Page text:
The most famous resident of the National Palace of Queluz
The National Palace of Queluz was designed as a summer palace between 1747 and 1789, on the initiative of the second son of King João V, Pedro de Bragança, who owned the Casa de Campo de Queluz, the former residence of the Marquis of Castelo Rodrigo. This property was part of the Casa do Infantado’s Estate, of which Pedro de Bragança was the third Lord, created in 1654 by a charter from King João IV in favour of the second sons of Kings of Portugal, encompassing estates confiscated from supporters of the Philippine dynasty following the Restoration of independence in 1640. With Pedro’s marriage to his niece, who acceded to the throne in 1777 as Queen Maria I, Pedro took the title King Pedro III, and the Palace of Queluz became a royal residence. This grand palace, with its French and Italian inﬂuenced interiors and gardens became the setting for sophisticated summer festivities eagerly attended by the Court.
After King Pedro III’s death in 1786, followed by that of Crown Prince José two years later, João VI was proclaimed Prince Regent in 1792, as a result of the poor mental health of his mother, Maria I. When Napoleonic troops invaded Portugal, the capital was transferred to Rio de Janeiro in 1807. When King João VI returned to Portugal in 1821, he moved back to the Palace of Queluz, leaving his eldest son Pedro as regent in Rio de Janeiro. In 1822, Pedro declared Brazil’s independence and he was proclaimed emperor, with the title Pedro I.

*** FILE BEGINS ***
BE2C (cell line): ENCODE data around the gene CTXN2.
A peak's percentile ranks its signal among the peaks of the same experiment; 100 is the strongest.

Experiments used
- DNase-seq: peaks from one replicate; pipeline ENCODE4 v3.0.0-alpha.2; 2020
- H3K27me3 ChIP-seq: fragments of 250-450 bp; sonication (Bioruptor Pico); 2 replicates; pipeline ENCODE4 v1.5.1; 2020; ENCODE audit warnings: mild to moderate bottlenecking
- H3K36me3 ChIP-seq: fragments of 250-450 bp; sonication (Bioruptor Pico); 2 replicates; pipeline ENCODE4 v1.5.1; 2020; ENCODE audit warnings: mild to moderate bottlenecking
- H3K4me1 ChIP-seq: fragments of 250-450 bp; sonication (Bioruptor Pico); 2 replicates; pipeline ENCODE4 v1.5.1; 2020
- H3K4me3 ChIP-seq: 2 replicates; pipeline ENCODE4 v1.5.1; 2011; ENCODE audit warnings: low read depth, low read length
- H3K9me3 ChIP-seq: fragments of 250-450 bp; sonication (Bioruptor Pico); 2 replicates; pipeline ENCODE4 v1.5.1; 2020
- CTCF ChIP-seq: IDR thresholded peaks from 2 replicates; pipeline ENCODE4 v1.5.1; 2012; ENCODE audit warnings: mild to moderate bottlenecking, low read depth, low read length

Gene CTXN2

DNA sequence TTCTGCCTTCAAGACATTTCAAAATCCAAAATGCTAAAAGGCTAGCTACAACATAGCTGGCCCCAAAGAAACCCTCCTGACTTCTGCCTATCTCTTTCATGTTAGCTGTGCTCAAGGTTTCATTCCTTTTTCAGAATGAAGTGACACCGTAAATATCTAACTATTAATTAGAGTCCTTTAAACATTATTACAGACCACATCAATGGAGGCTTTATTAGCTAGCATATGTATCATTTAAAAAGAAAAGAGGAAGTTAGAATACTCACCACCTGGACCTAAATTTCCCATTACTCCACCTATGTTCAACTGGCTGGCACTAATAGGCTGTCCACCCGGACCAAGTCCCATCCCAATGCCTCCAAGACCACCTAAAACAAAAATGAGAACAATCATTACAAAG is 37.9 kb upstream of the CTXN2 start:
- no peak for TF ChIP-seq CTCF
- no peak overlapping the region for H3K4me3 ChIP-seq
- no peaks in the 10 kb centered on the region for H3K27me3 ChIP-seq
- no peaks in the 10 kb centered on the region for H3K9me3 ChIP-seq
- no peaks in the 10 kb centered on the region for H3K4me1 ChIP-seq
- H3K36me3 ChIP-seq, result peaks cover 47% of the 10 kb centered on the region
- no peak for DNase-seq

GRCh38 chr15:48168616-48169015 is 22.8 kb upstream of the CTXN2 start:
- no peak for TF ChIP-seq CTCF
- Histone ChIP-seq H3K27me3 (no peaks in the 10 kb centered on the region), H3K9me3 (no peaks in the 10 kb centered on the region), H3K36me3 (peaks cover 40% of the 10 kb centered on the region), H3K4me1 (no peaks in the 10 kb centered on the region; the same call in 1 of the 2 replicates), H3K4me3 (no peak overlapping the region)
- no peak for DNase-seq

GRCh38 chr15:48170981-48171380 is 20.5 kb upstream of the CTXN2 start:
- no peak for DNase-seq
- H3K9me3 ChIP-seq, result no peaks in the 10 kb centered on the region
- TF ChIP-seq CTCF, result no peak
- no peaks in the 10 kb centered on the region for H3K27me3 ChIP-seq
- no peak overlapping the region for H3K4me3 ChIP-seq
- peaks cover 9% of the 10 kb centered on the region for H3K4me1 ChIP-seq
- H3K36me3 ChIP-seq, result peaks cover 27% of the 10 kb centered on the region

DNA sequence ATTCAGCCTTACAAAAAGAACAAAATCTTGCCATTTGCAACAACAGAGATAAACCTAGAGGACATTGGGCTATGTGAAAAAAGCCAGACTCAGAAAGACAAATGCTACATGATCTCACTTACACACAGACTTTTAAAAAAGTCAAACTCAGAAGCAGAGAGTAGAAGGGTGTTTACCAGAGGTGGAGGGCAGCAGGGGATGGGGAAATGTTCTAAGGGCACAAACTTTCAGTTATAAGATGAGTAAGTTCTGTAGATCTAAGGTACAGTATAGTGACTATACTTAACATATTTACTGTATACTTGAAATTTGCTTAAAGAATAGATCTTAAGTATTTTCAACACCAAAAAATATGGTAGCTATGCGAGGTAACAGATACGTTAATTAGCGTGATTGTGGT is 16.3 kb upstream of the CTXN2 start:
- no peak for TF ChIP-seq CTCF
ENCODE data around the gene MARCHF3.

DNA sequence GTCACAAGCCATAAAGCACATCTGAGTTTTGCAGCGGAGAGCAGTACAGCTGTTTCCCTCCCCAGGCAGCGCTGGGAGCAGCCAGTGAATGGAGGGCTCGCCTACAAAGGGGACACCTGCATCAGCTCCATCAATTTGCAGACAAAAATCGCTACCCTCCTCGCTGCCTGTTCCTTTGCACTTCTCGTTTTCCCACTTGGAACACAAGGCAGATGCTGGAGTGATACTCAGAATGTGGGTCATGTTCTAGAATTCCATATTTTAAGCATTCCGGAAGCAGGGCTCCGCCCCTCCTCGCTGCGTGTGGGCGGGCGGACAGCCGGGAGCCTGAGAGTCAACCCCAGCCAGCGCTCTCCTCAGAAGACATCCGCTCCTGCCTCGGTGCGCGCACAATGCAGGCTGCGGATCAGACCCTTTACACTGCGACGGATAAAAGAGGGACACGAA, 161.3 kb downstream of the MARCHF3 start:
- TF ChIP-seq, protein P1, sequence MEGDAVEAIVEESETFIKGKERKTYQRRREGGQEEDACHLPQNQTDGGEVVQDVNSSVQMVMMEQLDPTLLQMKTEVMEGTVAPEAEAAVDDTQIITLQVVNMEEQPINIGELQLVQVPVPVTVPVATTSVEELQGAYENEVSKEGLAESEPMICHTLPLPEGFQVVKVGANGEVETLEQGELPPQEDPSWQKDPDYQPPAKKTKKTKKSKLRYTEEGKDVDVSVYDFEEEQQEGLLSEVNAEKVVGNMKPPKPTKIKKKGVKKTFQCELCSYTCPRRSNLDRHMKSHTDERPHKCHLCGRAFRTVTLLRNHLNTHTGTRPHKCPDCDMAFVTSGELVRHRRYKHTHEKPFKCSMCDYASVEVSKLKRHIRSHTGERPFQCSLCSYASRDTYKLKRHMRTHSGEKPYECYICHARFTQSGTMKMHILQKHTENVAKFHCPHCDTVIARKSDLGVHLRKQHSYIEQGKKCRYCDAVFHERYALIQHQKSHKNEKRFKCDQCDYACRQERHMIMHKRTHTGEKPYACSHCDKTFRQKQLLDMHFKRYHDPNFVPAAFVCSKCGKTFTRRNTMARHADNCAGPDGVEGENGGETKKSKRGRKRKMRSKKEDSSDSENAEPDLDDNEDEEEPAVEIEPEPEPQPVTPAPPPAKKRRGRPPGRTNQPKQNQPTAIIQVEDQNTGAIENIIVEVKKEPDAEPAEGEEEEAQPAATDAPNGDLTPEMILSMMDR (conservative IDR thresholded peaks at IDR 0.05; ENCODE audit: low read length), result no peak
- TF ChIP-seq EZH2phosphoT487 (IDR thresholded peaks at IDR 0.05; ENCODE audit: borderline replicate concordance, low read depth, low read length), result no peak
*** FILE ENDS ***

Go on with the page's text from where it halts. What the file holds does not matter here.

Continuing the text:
With the death of King João VI in 1825, Pedro I was declared King of Portugal (as Pedro IV), but he abdicated from the throne in favour of his eldest daughter, Maria da Glória. Pedro’s youngest brother, Miguel, supported by his mother, accused him of treason for declaring Brazil’s independence from Portugal and proclaimed himself King of Portugal. Pedro IV then abdicated from the Brazilian empire, in favour of his youngest son (Emperor Pedro II of Brazil) and returned to Portugal to fight for his daughter’s right to the throne.
The civil war that followed came to an end in 1834 with the accession of Maria II to the throne and Miguel’s exile in Germany. Pedro IV died four days later, on 24 September, at the Palace of Queluz, in the same room (the Don Quixote Room) in which he had been born 36 years earlier.
Learn more about the National Palace of Queluz and its royal residents.